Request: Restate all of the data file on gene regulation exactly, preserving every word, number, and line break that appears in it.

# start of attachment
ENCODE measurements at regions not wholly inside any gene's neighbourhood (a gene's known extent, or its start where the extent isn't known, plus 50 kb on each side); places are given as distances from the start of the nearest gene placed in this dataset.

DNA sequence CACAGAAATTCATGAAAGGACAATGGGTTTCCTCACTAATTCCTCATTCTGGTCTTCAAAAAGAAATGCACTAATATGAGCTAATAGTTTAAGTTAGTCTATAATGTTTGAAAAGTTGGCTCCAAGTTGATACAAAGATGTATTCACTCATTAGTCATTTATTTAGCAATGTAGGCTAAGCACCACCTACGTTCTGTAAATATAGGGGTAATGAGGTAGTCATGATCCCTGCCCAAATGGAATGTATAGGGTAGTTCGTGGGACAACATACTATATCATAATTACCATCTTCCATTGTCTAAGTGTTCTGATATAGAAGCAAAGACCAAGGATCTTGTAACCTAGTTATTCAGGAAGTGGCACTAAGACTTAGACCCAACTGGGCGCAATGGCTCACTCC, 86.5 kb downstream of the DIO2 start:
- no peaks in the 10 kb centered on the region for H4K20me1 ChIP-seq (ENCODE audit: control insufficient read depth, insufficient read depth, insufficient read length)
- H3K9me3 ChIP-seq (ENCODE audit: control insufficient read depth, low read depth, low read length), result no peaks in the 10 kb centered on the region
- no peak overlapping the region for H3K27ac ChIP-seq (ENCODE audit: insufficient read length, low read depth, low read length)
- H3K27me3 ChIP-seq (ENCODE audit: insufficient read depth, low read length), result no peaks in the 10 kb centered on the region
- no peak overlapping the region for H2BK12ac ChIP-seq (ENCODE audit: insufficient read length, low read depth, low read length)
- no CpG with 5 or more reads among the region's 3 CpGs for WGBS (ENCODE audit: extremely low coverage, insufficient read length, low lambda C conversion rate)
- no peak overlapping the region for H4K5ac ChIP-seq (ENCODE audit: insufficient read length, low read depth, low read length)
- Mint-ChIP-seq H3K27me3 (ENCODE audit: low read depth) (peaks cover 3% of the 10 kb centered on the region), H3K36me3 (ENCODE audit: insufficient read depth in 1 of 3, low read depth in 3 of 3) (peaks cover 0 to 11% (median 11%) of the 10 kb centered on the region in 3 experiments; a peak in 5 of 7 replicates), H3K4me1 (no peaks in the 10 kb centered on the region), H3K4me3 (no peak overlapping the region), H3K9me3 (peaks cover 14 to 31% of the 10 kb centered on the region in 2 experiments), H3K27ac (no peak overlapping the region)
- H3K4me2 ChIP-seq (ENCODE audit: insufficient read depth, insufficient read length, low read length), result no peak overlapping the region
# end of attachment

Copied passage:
ENCODE measurements at regions not wholly inside any gene's neighbourhood (a gene's known extent, or its start where the extent isn't known, plus 50 kb on each side); places are given as distances from the start of the nearest gene placed in this dataset.

DNA sequence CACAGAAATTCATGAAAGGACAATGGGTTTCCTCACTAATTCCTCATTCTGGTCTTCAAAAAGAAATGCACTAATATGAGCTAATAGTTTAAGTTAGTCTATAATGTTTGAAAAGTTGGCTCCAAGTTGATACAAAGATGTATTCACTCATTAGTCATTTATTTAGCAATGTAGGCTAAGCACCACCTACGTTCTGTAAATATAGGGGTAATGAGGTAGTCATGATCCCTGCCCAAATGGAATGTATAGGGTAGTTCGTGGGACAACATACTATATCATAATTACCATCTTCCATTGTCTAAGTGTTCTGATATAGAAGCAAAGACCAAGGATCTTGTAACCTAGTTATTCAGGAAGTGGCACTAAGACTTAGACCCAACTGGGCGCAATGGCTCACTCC, 86.5 kb downstream of the DIO2 start:
- no peaks in the 10 kb centered on the region for H4K20me1 ChIP-seq (ENCODE audit: control insufficient read depth, insufficient read depth, insufficient read length)
- H3K9me3 ChIP-seq (ENCODE audit: control insufficient read depth, low read depth, low read length), result no peaks in the 10 kb centered on the region
- no peak overlapping the region for H3K27ac ChIP-seq (ENCODE audit: insufficient read length, low read depth, low read length)
- H3K27me3 ChIP-seq (ENCODE audit: insufficient read depth, low read length), result no peaks in the 10 kb centered on the region
- no peak overlapping the region for H2BK12ac ChIP-seq (ENCODE audit: insufficient read length, low read depth, low read length)
- no CpG with 5 or more reads among the region's 3 CpGs for WGBS (ENCODE audit: extremely low coverage, insufficient read length, low lambda C conversion rate)
- no peak overlapping the region for H4K5ac ChIP-seq (ENCODE audit: insufficient read length, low read depth, low read length)
- Mint-ChIP-seq H3K27me3 (ENCODE audit: low read depth) (peaks cover 3% of the 10 kb centered on the region), H3K36me3 (ENCODE audit: insufficient read depth in 1 of 3, low read depth in 3 of 3) (peaks cover 0 to 11% (median 11%) of the 10 kb centered on the region in 3 experiments; a peak in 5 of 7 replicates), H3K4me1 (no peaks in the 10 kb centered on the region), H3K4me3 (no peak overlapping the region), H3K9me3 (peaks cover 14 to 31% of the 10 kb centered on the region in 2 experiments), H3K27ac (no peak overlapping the region)
- H3K4me2 ChIP-seq (ENCODE audit: insufficient read depth, insufficient read length, low read length), result no peak overlapping the region